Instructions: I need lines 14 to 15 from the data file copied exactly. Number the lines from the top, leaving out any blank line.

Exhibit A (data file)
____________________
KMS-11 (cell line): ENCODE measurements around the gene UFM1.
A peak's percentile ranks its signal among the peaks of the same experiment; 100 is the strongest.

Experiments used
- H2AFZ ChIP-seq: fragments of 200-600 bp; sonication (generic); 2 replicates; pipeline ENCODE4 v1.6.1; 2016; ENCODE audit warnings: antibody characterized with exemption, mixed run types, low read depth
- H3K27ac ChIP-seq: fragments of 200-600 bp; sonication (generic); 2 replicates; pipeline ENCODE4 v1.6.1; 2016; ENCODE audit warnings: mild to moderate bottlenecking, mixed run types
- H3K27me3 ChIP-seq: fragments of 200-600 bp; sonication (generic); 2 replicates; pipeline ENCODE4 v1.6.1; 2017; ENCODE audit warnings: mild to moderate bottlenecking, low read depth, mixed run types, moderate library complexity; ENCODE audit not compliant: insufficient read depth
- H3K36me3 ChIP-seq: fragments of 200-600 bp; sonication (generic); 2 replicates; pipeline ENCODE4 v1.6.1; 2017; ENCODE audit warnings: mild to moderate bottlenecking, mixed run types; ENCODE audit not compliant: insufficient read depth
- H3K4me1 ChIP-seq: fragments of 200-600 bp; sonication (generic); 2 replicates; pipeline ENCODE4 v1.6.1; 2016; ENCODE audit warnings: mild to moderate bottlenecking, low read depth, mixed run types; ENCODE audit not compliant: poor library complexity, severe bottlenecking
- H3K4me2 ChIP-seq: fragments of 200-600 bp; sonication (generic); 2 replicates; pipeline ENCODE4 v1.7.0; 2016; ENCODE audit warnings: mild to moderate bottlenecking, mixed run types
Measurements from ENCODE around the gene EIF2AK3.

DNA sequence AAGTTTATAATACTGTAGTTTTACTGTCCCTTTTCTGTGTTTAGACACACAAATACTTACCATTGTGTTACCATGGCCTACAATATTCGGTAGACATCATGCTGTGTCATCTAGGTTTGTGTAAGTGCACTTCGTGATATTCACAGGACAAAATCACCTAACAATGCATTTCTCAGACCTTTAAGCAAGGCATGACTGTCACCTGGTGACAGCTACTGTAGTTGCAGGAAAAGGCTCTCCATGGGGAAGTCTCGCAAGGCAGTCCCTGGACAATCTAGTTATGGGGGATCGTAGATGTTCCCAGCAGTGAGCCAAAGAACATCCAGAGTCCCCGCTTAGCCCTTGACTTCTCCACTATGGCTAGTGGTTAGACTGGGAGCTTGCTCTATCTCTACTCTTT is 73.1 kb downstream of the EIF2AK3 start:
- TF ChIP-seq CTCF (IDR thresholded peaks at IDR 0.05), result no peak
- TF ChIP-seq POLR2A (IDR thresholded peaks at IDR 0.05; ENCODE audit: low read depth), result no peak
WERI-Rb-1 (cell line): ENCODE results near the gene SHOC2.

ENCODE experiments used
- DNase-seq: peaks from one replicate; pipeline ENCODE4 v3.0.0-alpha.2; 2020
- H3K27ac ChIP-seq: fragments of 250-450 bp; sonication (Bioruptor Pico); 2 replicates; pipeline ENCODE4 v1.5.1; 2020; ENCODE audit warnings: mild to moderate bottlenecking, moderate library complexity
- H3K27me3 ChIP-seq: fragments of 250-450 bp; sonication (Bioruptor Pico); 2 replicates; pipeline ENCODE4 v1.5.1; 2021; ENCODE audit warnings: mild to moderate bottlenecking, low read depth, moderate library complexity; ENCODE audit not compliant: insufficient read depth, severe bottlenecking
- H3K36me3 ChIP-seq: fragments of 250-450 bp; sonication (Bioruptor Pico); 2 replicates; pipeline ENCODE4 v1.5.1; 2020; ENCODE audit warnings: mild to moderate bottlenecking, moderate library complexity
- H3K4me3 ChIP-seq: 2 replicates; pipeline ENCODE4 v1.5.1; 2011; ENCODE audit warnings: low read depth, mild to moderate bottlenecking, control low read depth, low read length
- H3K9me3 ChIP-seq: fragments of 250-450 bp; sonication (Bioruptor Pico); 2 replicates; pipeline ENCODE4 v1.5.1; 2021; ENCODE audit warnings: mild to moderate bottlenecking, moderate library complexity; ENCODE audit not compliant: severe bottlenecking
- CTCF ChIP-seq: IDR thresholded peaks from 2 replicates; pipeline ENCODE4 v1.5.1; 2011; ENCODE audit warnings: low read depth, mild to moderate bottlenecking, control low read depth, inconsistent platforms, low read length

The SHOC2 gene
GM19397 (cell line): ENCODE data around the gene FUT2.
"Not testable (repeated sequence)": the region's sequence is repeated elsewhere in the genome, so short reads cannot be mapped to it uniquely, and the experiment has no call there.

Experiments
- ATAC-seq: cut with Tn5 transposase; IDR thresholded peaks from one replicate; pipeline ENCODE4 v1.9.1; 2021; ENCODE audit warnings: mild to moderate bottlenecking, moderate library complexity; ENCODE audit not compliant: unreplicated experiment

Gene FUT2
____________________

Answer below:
WERI-Rb-1 (cell line): ENCODE results near the gene SHOC2.

ENCODE experiments used